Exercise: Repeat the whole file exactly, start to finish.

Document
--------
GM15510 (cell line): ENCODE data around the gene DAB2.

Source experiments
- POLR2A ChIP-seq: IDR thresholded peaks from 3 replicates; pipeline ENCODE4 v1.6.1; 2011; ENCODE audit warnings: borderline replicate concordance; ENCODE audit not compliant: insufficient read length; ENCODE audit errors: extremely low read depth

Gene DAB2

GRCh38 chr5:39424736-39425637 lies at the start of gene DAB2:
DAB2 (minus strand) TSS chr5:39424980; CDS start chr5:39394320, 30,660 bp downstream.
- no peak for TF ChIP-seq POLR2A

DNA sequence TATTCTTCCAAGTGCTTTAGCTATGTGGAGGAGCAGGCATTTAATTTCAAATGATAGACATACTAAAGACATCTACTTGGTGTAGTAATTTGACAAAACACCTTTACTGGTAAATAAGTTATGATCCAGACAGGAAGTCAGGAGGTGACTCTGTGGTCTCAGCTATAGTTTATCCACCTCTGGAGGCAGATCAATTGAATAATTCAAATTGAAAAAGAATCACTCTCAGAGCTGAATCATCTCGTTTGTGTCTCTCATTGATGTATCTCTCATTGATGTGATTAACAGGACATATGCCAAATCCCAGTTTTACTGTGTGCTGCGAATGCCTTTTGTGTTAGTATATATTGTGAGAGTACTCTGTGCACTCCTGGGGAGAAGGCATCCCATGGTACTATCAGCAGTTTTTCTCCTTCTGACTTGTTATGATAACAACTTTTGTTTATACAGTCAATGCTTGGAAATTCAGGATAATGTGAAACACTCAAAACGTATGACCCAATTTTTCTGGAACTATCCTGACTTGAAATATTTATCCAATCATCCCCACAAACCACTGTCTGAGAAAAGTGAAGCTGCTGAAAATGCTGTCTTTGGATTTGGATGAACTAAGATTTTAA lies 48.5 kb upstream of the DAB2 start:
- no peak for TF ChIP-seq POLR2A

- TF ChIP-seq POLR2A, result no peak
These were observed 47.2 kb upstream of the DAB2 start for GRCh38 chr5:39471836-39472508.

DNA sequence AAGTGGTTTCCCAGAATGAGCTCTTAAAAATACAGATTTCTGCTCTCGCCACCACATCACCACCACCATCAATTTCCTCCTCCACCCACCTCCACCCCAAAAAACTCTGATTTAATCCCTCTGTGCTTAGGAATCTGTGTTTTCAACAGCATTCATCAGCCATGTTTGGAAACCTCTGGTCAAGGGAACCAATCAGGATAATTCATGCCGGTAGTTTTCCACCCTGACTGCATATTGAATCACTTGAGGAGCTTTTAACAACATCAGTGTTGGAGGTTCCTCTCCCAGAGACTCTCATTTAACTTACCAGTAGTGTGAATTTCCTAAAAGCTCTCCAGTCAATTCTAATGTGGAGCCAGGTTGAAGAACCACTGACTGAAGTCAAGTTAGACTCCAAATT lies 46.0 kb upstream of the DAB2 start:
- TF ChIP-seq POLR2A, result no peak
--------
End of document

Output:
GM15510 (cell line): ENCODE data around the gene DAB2.

Source experiments
- POLR2A ChIP-seq: IDR thresholded peaks from 3 replicates; pipeline ENCODE4 v1.6.1; 2011; ENCODE audit warnings: borderline replicate concordance; ENCODE audit not compliant: insufficient read length; ENCODE audit errors: extremely low read depth

Gene DAB2

GRCh38 chr5:39424736-39425637 lies at the start of gene DAB2:
DAB2 (minus strand) TSS chr5:39424980; CDS start chr5:39394320, 30,660 bp downstream.
- no peak for TF ChIP-seq POLR2A

DNA sequence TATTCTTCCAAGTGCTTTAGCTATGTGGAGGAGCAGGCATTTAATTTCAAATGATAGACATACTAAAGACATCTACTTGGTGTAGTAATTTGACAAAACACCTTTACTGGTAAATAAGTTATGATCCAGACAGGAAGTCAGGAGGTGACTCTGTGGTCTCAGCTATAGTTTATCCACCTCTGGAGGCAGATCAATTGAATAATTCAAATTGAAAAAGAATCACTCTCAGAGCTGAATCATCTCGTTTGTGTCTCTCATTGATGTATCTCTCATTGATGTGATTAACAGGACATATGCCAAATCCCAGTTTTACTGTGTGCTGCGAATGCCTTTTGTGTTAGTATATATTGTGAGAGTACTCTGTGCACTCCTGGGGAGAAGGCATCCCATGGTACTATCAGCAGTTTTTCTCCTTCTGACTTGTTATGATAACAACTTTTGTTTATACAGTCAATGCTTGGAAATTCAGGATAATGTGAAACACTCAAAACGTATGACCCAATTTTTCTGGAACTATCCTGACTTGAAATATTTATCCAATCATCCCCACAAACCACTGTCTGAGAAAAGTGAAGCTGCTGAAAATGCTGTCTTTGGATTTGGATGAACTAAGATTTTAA lies 48.5 kb upstream of the DAB2 start:
- no peak for TF ChIP-seq POLR2A

- TF ChIP-seq POLR2A, result no peak
These were observed 47.2 kb upstream of the DAB2 start for GRCh38 chr5:39471836-39472508.

DNA sequence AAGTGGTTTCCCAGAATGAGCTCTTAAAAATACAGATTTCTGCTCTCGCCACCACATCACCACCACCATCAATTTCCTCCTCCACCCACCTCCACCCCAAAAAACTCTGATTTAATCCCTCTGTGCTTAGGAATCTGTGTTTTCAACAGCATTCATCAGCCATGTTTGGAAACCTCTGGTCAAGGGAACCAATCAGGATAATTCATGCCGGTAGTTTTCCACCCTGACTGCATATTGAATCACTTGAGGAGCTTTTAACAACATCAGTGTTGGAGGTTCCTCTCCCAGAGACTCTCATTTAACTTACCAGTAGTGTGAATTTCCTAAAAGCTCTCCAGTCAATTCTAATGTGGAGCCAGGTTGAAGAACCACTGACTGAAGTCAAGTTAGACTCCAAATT lies 46.0 kb upstream of the DAB2 start:
- TF ChIP-seq POLR2A, result no peak